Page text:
Rapamycin induces p53-independent apoptosis through the mitochondrial pathway in non-small cell lung cancer cells
ABSTRACT The mammalian target of rapamycin (mTOR) is a key kinase acting downstream of growth factor receptor PI3K and AKT signaling, leading to processes resulting in increased cell size and proliferation through translation control. Rapamycin, a specific inhibitor of mTOR, results predominately in G1 cell cycle arrest through translation control and occasionally, cell type-dependent apoptosis by an unknown mechanism. In this study, we investigated the effect and mechanism of action of rapamycin on non-small cell lung cancer (NSCLC) cell lines with p53 mutations. Cell proliferation was evaluated by modified MTT assay. The apoptotic effect of rapamycin was measured by caspase-3 activation and flow cytometric analysis of Annexin V binding. The expression of Bcl-2 and the release of cytochrome c from mitochondria were evaluated by western blotting. We found that rapamycin induced apoptosis in NSCLC cell lines with p53 mutations. Western blot analysis demonstrated that rapamycin downregulates the expression levels of Bcl-2, which leads to increased cytochrome c release from mitochondria and subsequent activation of caspase cascades. These findings suggest that rapamycin induces p53-independent apoptosis through downregulation of Bcl-2 and the mitochondrial pathway in NSCLC cell lines as a novel antitumor mechanism.
SourceAvailable from: Roberta R Alfieri[Show abstract] [Hide abstract]
ABSTRACT: While PI3K/AKT/mTOR pathway is altered in a variety of cancers including non small cell lung cancer, abnormalities in this pathway are more common in squamous cell lung carcinoma than in adenocarcinoma of the lung. Moreover, aberrant activation of PI3K/AKT/mTOR pathway is one of the mechanisms of acquired resistance to EGFR-TK inhibitors in patients with adenocarcinoma carrying EGFR activating mutations. Several inhibitors of the PI3K pathway are undergoing evaluation in preclinical and clinical studies. These include pan and selective inhibitors of PI3K, AKT inhibitors, rapamycin and rapalogs for mTOR inhibition, dual mTORC1-mTORC2 inhibitors and dual PI3K-mTOR inhibitors. This review focuses on recent preclinical and clinical data on the efficacy of PI3K pathway inhibitors in NSCLC either as monotherapy approach or in combination with chemotherapy or with drugs that target other signaling transduction pathways.Biochemical Pharmacology 05/2014; DOI:10.1016/j.bcp.2014.05.011 · 4.65 Impact Factor
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ABSTRACT: Background:Glyoxalase I (GI) is a cellular defence enzyme involved in the detoxification of methylglyoxal (MG), a cytotoxic byproduct of glycolysis, and MG-derived advanced glycation end products (AGEs). Argpyrimidine (AP), one of the major AGEs coming from MG modifications of proteins arginines, is a pro-apoptotic agent. Radiotherapy is an important modality widely used in cancer treatment. Exposure of cells to ionising radiation (IR) results in a number of complex biological responses, including apoptosis. The present study was aimed at investigating whether, and through which mechanism, GI was involved in IR-induced apoptosis.Methods:Apoptosis, by TUNEL assay, transcript and protein levels or enzymatic activity, by RT-PCR, western blot and spectrophotometric methods, respectively, were evaluated in irradiated MCF-7 breast cancer cells, also in experiments with appropriate inhibitors or using small interfering RNA.Results:Ionising radiation induced a dramatic reactive oxygen species (ROS)-mediated inhibition of GI, leading to AP-modified Hsp27 protein accumulation that, in a mechanism involving p53 and NF-κB, triggered an apoptotic mitochondrial pathway. Inhibition of GI occurred at both functional and transcriptional levels, the latter occurring via ERK1/2 MAPK and ERα modulation.Conclusions:Glyoxalase I is involved in the IR-induced MCF-7 cell mitochondrial apoptotic pathway via a novel mechanism involving Hsp27, p53 and NF-κB.British Journal of Cancer advance online publication, 10 June 2014; doi:10.1038/bjc.2014.280 www.bjcancer.com.British Journal of Cancer 06/2014; DOI:10.1038/bjc.2014.280 · 4.82 Impact Factor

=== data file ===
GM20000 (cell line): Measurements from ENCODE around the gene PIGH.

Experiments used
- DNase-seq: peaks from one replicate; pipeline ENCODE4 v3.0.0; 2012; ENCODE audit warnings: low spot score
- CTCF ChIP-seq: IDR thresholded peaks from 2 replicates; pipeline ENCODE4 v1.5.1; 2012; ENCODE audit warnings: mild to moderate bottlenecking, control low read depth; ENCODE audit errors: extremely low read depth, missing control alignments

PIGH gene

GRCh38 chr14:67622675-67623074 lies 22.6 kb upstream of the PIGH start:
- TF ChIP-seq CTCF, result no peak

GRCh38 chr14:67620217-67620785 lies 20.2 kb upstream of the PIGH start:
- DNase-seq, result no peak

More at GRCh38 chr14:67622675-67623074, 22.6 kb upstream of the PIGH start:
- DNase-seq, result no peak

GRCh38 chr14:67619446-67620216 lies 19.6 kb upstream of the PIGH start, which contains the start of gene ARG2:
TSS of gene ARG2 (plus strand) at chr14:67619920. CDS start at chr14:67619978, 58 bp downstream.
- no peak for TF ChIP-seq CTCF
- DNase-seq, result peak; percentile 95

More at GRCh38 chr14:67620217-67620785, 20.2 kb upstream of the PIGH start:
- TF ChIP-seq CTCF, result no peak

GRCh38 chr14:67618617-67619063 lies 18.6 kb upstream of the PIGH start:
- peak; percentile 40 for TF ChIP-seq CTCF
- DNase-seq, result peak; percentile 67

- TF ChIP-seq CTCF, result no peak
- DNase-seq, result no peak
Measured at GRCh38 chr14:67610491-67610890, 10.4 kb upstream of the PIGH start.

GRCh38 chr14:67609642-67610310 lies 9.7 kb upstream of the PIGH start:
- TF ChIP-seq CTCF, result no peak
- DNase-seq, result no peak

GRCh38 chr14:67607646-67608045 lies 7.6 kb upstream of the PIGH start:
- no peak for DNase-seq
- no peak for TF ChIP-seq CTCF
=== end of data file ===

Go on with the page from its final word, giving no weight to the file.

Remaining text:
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ABSTRACT: Catalpol is an iridoid glucoside extracted from the traditional Chinese medicinal plant called Rehmannia glutinosa, and it is reported to possess a variety of pharmacological activities. The goal of this research was to explore the effect of catalpol on the human bladder cancer cells T24. The cells were treated for different durations with various concentrations of catalpol. Then the viability, mobility, and invasiveness of the cells were determined by MTT assay and flow cytometry, respectively. Catalpol was found to significantly suppress the proliferation, migration, and invasiveness of T24 bladder cancer cells in a dose- and time-dependent manner. The results also revealed that catalpol promoted apoptosis and caused the cell-cycle arrest at G2/M phase. Furthermore, the catalpol-mediated apoptosis was found to involve the modulation of PI3K/Akt pathway and inhibit the expression of anti-apoptotic B cell lymphoma-2 (Bcl-2) family proteins. Also, the expressions of Bcl-2 proapoptotic effectors, Bcl-2-associated X protein, and Bcl-2 associated death promoter were up-regulated in the cells treated with catalpol. The enzymes involved in the ultimate process of apoptosis, active caspase-3 and poly ADP ribose polymerase were elevated, and the latter was observed to be cleaved, indicating that catalpol-accelerated cell apoptosis involved a caspase-dependent pathway. These results suggest that catalpol might serve to be a promising therapeutic agent for the treatment of human bladder cancer.Cell Biochemistry and Biophysics 11/2014; DOI:10.1007/s12013-014-0355-0 · 2.38 Impact Factor